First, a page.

"To talk of restraining the people of the great Valley from emigrating to join her armies, was all in vain; and it was equally vain to calculate on their defeat by any Mexican forces, aided by England or not. They had gone once already; it was they that conquered Santa Anna at San Jacinto; and three-fourths of them, after winning that glorious field, had peaceably returned to their homes. But once set before them the conquest of the rich Mexican provinces, and you might as well attempt to stop the wind. This Government might send i's troops to the frontier, to turn them back, and they would run over them like a herd of buffalo.

"Nothing could keep these booted loafers from rushing on, till they kicked the Spanish priests out of the temples they profaued."

Mr. Wise proceeded to insist that a majority of the people of the United States were in favor of the annexation; at all events, he would risk it with the Democracy of the North. "Sir," said Mr. Wise, it is not only the duty of the Government to demand the liquidation of our claims, and the libera

tion of our citizens, but to go further, and demand the nonsurrection is raised on our borders, and let a horde of slaves, and Indians and Mexicans roll up to the boundary line of Arkan sas and Louisiana? No. It is our duty at once to say to Mexico, If you strike Texas, you strike us; and if England, sanding by, should dare to intermeddle, and ask, 'Do you take part with Texas ?' his prompt answer should be, Yes, und ugainst you.'

invasion of Texas. Shall we sit still while the standard of in

Such, he would let gentlemen know, was the spirit of the whole people of the great valley of the West." Several other members of Congress, in the same debate, expressed similar views and desires, and they are still more frequently expressed in conversation.

The Hon. Thomas W. Gilmer, a member of Congress from Virginia, and formerly a Governor of that State, numbered as one of the "Guard," and of course understood to be in the counsels of the Cabinet, in a letter bearing date the 10th day of January last, originally designed as a private and confidential letter to a friend, gives it as his deliberate opinion, after much examination

and reflection, that TEXAS WILL BE ANNEXED TO THE UNION; and he enters into a specious argument, and presents a variety of reasons in favor of the measure. He says, among other things:

Having acquired Louisiana and Florida, we have an interior to the Pacific, which will not permit us to close our eyes, or fold our arms, with indifference to the events which a few years may disclose in that quarter. We have already had one question of boundary with Texas; other questions must soon arise, under our revenue laws, and on other points of necessary intercourse, which it will be difficult to adjust. The institutions of Texas, and her relations with other governments, are yet in that condition which inclines her people (who are our own countrymen,) to unite their destinies with ours. THIS MUST BE DONE SOON, OR NOT AT ALL. There are numerous tribes of Indians along both frontiers, which can easily become the cause or the instrument of border wars."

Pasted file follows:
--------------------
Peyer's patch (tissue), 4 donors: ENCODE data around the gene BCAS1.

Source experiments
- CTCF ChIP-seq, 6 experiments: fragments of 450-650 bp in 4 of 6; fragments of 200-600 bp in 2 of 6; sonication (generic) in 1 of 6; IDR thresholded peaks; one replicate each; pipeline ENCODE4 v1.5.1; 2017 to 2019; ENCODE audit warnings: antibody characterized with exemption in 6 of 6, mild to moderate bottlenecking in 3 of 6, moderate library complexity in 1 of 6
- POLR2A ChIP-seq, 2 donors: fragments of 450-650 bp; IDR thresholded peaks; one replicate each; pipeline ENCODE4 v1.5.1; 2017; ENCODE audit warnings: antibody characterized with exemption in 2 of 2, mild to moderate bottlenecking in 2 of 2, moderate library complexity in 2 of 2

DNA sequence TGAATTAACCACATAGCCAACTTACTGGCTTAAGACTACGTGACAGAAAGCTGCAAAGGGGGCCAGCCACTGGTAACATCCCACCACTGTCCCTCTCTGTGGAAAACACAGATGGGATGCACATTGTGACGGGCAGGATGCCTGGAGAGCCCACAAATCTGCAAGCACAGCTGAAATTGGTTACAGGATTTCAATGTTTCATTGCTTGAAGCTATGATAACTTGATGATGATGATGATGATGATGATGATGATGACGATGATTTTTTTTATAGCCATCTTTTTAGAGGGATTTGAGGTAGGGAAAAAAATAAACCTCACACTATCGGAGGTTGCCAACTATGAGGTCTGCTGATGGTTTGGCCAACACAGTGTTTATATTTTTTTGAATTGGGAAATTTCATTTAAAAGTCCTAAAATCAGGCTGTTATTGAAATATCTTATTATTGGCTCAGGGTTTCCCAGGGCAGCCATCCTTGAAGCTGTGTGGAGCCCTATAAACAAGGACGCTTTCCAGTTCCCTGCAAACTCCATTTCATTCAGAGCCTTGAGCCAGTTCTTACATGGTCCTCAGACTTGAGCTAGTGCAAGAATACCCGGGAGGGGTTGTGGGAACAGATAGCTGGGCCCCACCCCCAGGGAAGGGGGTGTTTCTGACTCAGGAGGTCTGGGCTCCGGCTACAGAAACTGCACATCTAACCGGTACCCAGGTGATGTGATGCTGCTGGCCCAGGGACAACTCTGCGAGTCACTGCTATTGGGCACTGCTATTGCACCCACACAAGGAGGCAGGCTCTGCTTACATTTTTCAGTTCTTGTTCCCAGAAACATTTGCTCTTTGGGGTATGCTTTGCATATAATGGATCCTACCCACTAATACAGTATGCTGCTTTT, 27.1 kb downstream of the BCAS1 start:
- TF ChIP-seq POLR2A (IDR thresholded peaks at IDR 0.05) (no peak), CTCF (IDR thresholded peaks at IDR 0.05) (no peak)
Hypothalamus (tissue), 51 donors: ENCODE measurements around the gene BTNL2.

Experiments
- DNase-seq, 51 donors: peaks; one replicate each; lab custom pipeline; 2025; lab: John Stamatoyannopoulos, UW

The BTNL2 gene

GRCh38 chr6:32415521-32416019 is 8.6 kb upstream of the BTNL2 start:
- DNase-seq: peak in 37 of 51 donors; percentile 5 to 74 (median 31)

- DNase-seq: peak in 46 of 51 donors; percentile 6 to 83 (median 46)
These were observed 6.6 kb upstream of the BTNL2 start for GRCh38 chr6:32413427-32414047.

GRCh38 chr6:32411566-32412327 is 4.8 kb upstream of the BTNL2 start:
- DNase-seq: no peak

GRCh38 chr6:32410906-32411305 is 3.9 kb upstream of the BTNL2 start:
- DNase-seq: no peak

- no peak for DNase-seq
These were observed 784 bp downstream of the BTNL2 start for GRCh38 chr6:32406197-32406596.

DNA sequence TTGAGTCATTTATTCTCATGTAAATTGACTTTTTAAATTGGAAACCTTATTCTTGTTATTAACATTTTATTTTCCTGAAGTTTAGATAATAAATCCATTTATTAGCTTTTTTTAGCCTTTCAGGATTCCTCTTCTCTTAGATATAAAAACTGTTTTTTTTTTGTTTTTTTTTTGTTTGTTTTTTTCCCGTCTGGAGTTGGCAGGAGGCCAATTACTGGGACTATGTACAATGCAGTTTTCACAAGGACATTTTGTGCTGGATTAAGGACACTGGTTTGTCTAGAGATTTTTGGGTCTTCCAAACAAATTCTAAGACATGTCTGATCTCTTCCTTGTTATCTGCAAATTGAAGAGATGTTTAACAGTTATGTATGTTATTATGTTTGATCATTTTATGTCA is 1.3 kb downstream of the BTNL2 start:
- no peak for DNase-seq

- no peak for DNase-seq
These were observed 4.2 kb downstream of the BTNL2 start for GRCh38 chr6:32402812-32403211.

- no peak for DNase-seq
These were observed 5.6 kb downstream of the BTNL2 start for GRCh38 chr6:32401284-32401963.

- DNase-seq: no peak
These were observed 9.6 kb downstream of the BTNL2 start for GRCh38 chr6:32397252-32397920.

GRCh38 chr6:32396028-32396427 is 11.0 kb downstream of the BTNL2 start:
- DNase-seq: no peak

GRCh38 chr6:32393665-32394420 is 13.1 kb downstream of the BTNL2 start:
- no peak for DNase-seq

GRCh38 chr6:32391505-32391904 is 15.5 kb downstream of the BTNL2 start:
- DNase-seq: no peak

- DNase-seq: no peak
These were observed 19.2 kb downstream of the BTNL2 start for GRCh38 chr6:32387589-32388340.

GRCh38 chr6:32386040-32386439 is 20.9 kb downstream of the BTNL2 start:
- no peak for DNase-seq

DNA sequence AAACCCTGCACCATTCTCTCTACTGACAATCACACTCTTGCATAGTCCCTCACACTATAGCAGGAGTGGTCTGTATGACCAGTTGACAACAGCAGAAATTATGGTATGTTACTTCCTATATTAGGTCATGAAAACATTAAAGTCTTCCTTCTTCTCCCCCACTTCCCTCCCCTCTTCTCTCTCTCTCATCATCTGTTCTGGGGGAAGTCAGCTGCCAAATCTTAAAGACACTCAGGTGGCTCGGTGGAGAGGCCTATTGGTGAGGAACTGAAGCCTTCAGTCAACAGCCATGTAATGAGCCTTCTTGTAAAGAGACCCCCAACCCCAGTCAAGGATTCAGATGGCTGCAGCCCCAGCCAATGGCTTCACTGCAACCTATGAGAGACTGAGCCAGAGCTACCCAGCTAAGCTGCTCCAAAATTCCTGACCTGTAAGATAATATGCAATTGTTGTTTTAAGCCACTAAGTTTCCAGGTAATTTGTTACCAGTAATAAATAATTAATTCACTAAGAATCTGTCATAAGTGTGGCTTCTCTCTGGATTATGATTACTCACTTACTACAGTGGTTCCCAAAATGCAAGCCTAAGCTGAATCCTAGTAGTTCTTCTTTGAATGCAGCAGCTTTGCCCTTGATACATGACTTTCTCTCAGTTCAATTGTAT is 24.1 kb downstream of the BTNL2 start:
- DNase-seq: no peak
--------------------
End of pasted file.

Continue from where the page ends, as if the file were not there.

terest and a frontier on the Gulf of Mexico, and along our in

None can be so blind now, as not to know that the real design and object of the South is, to "ADD NEW WEIGHT TO HER END OF THE LEVER." It was upon that ground that Mr. Webster placed his opposition, in his speech on that subject in New-York, in March, 1837. In that speech, after stating that he saw insurmountable objections to the annexation of Texas, that the purchase of Louisiana and Florida furnished no precedent for it, that the cases were not parallel, and that no such policy or necessity as led to that, required the annexation of Texas, he said: "Gentlemen, we all see, that by whomsoever possessed, Texas is likely to be a slaveholding country; and I frankly avow my entire unwillingness to do anything which shall extend the Slavery of the African race on this continent, or add other slaveholding States to the Union. When I say that I regard Slavery as in itself a great moral, social, and political

evil, I only use language which has been adopted by distinguished men, themselves citizens of Slaveholding States. I shall do nothing, therefore, to favor or encourage its further

Rxtension."

In conclusion he said:

"I see, therefore, no political necessity for the annexation of Texas to the Union; no advantages to be derived from it; and objections to it of a strong, and, in my judgment, decisive character.

"I believe it to be for the interest and happiness of the whole Union, to remain as it is, without diminution and without addition."

To prevent the success of this nefarious project--to preserve from such gross violation the Constitution of our country, adopted expressly "to secure the blessings of liberty," and not the perpetuation of Slavery-and to prevent the speedy and violent dissolution of the Union --we invite you to unite, without distinction of party, in an immediate expression of your views on this subject, in such manner as you may deem best calculated to answer the end proposed.

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WASHINGTON, March 3rd, 1848.

[NOTE.-The above address was drawn up by Hon. Seth M. Gates, of New-York, at the suggestion of John Quincy Adams, and sent to members of Congress at their residences, after the close of the session, for their signatures. Many more thar the above approved heartily of its positions and objects, and would have signed it, but for its premature publication, through mistake. Mr. Winthrop, of Mass., was one of these, with Gov. Briggs, of course; Mr. Fillmore declined signing it.]